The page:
PCG Fights for Extension of ERP for 2022 Crop Year and Allocated Assistance to Cotton Gins
The historical drought seen in 2022 has affected producers and infrastructure alike, which is why Plains Cotton Growers (PCG) Inc. has been working with Congress and other allied organizations, such as Texas Farm Bureau, to request funding in the fiscal year (FY) 2023 spending package to address producer and infrastructure needs.
With counsel from PCG CEO Kody Bessent, Representatives Ronny Jackson, Jodey Arrington and August Pfluger sent a letter to House and Senate Appropriations Committee leadership requesting an inclusion of the Emergency Relief Program funding for the 2022 crop year and an allocation of funding for cotton infrastructure segments.
The letter was signed by 11 other congressional members: Kevin Brady, Pete Sessions, Henry Cuellar, Louie Gohmert, Vicente Gonzalez, Michael Cloud, Lance Gooden, Troy Nehls, Pat Fallon, Jake Ellzey and Brian Babin.
“PCG fully supports the request for an extension of ERP funding for 2022 for cotton producers and the allocation of adequate assistance to cotton infrastructure segments to help mitigate the economic challenges they continue to face,” Bessent added. “Texas has been plagued by one of the most catastrophic droughts on record in 2022, which has had a detrimental effect on our cotton producers and infrastructure segments.
“PCG fully supports and appreciates the bipartisan effort led by Representatives Jackson, Arrington and Pfluger, along with additional House and Senate members, acknowledging the challenges faced by the cotton industry. We look forward to working with Congress to ensure these key initiatives are addressed in the upcoming FY 2023 spending package.”
Congress will unveil the FY 2023 spending package next week, as well as make a decision on allocation of assistance to cotton producers and infrastructure for the 2022 crop year.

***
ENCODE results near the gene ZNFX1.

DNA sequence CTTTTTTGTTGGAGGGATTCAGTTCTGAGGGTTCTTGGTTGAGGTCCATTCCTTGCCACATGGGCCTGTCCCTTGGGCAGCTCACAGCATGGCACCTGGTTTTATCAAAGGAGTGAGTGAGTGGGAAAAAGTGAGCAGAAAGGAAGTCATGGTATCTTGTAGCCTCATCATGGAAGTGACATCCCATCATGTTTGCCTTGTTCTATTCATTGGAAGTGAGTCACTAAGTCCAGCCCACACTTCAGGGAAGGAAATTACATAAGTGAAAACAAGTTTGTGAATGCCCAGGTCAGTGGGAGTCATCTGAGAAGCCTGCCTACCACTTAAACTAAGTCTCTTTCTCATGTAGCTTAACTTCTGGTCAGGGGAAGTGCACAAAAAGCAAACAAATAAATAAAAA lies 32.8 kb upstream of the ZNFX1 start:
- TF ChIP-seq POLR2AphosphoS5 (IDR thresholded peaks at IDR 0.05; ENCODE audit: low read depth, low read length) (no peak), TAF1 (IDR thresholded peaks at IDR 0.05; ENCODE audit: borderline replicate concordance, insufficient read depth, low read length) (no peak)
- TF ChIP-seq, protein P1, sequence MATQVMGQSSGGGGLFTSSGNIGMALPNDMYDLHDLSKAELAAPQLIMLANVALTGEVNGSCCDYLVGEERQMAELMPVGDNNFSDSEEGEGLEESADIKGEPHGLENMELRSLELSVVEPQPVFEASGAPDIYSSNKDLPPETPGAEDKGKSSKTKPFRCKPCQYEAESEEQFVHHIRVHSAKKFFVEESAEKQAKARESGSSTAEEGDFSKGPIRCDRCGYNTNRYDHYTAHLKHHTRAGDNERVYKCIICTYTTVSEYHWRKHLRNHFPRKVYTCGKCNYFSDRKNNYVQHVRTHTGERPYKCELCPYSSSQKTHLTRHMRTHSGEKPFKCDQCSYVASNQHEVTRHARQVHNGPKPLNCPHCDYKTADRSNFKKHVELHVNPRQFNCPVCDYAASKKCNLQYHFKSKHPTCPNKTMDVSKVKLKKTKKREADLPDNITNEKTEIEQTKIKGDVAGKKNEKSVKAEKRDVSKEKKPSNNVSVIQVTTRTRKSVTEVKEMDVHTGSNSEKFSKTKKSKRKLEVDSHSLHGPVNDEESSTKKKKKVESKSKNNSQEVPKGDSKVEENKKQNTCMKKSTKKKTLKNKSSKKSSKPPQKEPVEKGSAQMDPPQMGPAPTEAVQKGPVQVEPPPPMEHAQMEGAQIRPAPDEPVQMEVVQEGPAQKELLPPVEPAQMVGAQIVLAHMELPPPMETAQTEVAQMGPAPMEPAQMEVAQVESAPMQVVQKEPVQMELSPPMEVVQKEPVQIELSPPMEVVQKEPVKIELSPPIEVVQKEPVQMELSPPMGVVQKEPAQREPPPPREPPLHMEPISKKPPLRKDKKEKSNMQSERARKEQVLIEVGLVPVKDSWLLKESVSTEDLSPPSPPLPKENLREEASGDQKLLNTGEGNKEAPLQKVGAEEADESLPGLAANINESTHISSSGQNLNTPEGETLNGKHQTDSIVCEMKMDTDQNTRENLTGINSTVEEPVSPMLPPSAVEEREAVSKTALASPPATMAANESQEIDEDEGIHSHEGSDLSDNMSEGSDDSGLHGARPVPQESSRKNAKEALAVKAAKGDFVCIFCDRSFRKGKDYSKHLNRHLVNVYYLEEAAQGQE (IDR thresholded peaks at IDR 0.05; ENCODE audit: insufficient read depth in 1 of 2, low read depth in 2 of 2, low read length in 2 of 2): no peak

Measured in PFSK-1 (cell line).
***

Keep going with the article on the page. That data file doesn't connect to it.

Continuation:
To read the letter, click here.
Continuing Resolution Passed/Export Sales Trivial
Continuing Resolution Passed
The House and Senate passed a continuing resolution to extend government funding through December 23. Work is proceeding on an omnibus spending bill that would fund the government for the rest of fiscal year 2023.
Export Sales Trivial
The U.S. Export Sales report showed trivial sales for the week ending December 8. Net sales of 18,600 Upland bales were reported for the 2022/23 crop year and 28,200 bales for the 2023/24 crop year. The biggest buyer for the week was South Korea, who purchased 17,900 Upland bales, followed by China with 10,900 bales, and Mexico with 4,600 bales. Cancellations were more pronounced on this report as well, with net cancellations of 47,500 bales for the week. Shipments were similar to what was reported last week, with 141,900 Upland bales exported. Lastly, Pima sales of 1,300 bales were booked for this crop year, with a total of 3,800 bales shipped.
Letter to Editor: D&J Gin Inc. Hits One Millionth Bale Milestone
D&J Gin Inc. of Lockney, Texas, ginned their one millionth bale of cotton on Monday, Dec. 5, 2022, at approximately 9:40 p.m. The bale of cotton was produced by Mark and Kelley McCormick of Floydada; the variety harvested was DeltaPine 1822 XF.
It has taken 39 years to reach this accomplishment. D&J Gin Inc. was established in 1984 when David and Jody Foster purchased the Hi-Plains Gin from Lubbock Cotton Oil Mill with the loving help of our grandfather, JR Belt, and our dad, Eddie Joe Foster.
The gin was originally purchased so we could gin our own family cotton; however, several area farmers kept asking if they could gin their cotton with us as well. After diving into repairing the gin, we realized it would take more than just our own cotton production to sustain the expenditures required for the repair and maintenance of the operation, so we opened it up to the public.
The staff and family want to give a big thank you to all the producers and landlords who have ginned cotton with D&J Gin over the last 39 years. We want to thank you for your business and friendship. It has taken every bale harvested and ginned to reach this milestone.
Being in the cotton ginning business has been very rewarding. We have met other ginners, gin machinery people, parts suppliers, module truck drivers, bagging and ties salesmen, warehouse men, cottonseed buyers, oil mills staff, cotton merchants, textile mills staff, mote buyers, burr haulers, truckers, electricians, motor repairmen, wiring and controls repairmen, gin stand repairmen, lint cleaner repairmen, as well as gin laborers, several of whom come back year after year to help gin the cotton. This list could go on and on and we probably left some out, but with that being said, we will cherish these relationships for a lifetime.
Through all of this, our No. 1 goal is to gin each bale of cotton to its best potential, knowing at the end of the day we can say to the farmer that we’ve done the best we can with ginning your cotton and have merchandised it even better.
David and Dar Lee Foster
Jody and Shawnda Foster